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BOOK REVIEW: CUTTING FOR STONE
BY ABRAHAM VERGHESE
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CUTTING FOR STONE is the best kind of book - well drawn, multi dimensional characters; intriguing historical background events; complex believable relationships; and a wonderfully told story. After MY OWN COUNTRY and THE TENNIS PARTNER, two excellent non fiction books, Verghese shows off impressive skills as a writer of fiction.
In the mid twentieth century, a small group of dedicated nurses and doctors struggle to keep a small Ethiopian hospital in the black and able to provide the most basic of medical services to those who appear at its doors. On a hot September afternoon, dramatic events unfold in the operating room of as one of the nurses goes into labor. Not only were her co-workers unaware of her pregnancy, the fact that she was a nun sends them into a type of astounded inertia and complicates the crisis of her situation. Eventually conjoined twin boys are born, survive the early moments of their life as the thin membrane joining their scalps is severed, and begin to breathe normally. Their mother dies on the table, and the chief surgeon, assumed to be the boys' father, disappears.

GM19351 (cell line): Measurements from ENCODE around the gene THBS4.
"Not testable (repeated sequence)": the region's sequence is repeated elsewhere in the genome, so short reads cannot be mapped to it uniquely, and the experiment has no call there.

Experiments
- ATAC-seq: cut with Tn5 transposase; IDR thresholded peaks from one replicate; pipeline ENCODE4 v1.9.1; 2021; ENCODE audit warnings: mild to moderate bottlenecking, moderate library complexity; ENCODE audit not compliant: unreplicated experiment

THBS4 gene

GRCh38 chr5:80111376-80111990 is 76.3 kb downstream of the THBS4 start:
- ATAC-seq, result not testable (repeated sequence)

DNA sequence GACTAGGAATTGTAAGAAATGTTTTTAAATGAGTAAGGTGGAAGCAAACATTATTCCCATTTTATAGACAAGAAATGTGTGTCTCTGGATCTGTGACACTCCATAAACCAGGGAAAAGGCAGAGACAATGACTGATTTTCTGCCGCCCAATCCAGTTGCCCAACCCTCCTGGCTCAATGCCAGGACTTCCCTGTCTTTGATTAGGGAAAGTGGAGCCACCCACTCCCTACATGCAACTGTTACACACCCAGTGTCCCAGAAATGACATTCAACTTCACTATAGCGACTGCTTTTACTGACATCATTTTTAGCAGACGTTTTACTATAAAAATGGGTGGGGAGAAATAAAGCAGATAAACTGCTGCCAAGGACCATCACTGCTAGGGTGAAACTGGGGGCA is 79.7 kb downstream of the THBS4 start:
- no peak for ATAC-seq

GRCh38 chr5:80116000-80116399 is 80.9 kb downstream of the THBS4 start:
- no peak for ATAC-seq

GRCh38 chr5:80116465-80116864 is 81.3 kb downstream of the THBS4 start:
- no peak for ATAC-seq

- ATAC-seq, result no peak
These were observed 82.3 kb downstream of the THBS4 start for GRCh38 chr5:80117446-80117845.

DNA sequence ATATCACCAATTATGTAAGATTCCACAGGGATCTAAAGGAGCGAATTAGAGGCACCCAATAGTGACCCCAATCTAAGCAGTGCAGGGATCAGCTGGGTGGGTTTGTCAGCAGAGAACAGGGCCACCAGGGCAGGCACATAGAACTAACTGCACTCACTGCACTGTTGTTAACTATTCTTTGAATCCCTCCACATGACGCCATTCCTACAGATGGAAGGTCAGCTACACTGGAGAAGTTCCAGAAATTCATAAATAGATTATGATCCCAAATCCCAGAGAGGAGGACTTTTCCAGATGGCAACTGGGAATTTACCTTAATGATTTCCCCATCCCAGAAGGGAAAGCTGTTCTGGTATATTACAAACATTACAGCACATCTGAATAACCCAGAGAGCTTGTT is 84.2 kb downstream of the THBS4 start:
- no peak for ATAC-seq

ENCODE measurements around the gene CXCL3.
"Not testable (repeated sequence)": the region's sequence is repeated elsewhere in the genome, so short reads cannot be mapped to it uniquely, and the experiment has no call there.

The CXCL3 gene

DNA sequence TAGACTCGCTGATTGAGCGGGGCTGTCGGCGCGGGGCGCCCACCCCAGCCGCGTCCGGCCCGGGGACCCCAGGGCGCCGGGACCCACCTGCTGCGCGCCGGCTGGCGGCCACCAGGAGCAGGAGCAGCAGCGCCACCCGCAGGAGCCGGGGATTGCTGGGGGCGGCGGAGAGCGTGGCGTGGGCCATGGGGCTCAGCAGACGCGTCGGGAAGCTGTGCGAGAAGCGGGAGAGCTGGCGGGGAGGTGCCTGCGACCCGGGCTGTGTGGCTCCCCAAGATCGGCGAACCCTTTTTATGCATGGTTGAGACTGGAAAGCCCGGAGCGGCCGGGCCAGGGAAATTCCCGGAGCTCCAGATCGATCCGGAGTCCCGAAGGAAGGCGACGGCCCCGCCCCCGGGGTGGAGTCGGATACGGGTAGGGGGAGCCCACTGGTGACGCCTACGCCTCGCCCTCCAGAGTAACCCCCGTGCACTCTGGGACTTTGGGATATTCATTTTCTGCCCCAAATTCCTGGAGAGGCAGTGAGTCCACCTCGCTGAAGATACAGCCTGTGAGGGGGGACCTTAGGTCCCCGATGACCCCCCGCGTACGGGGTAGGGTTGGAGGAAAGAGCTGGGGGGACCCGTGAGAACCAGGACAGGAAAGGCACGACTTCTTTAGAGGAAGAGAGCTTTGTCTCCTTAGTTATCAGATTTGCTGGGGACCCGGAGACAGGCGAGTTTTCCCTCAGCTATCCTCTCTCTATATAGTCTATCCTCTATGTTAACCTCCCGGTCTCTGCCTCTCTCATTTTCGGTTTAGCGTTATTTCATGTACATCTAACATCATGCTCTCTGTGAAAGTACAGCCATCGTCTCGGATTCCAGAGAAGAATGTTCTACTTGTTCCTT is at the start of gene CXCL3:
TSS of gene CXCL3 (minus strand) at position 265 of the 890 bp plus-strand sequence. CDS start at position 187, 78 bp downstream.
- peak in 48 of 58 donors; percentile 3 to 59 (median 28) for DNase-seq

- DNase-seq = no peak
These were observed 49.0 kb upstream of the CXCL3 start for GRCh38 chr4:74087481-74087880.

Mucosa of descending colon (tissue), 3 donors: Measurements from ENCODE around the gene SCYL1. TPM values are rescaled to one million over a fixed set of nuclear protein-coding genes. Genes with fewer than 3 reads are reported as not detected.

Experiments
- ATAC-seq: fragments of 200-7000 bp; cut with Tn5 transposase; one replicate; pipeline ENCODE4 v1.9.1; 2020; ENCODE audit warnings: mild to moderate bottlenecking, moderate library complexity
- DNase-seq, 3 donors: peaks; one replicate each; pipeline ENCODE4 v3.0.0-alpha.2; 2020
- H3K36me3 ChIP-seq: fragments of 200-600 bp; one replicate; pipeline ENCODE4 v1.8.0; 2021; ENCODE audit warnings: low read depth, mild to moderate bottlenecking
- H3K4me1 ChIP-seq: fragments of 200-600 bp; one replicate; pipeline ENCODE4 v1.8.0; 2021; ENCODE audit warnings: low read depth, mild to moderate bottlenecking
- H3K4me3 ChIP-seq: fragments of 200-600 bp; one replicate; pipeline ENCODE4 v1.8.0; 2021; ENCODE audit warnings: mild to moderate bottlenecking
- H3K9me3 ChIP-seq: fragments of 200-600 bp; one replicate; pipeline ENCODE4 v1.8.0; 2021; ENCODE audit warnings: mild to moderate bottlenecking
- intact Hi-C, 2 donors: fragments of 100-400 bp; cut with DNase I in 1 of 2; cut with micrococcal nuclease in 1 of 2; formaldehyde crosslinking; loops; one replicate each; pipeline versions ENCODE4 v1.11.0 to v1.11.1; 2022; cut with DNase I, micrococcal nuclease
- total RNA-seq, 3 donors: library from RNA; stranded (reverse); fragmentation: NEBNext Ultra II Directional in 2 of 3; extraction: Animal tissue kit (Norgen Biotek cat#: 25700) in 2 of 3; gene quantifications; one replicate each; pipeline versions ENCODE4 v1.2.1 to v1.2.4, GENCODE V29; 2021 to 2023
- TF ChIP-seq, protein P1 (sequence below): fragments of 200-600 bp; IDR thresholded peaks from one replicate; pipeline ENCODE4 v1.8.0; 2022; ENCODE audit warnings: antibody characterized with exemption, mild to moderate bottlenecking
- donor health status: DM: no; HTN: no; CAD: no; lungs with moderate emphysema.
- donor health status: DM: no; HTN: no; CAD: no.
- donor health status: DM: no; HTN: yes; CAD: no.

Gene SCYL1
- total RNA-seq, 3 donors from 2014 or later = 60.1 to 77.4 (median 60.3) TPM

CUTTING FOR STONE follows the lives of the two young boys. They grow to maturity in the household of two of the staff members, with the political upheaval of Africa in the second half of the century as a background for their lives. Verghese keeps the reader thoroughly engrossed by revealing just enough as the story goes along, keeping some important facts in reserve.
A coming of age story; an unrequited love; exile; brotherly love; poignant estrangement; a search for a vanished father; political struggle; selfless dedication; powerful dedication to education and innovation; and other subsidiary themes inhabit the story - all skillfully woven together by Verghese. He includes a bibliography of books he consulted as he wrote, along with four or five pages of notes.
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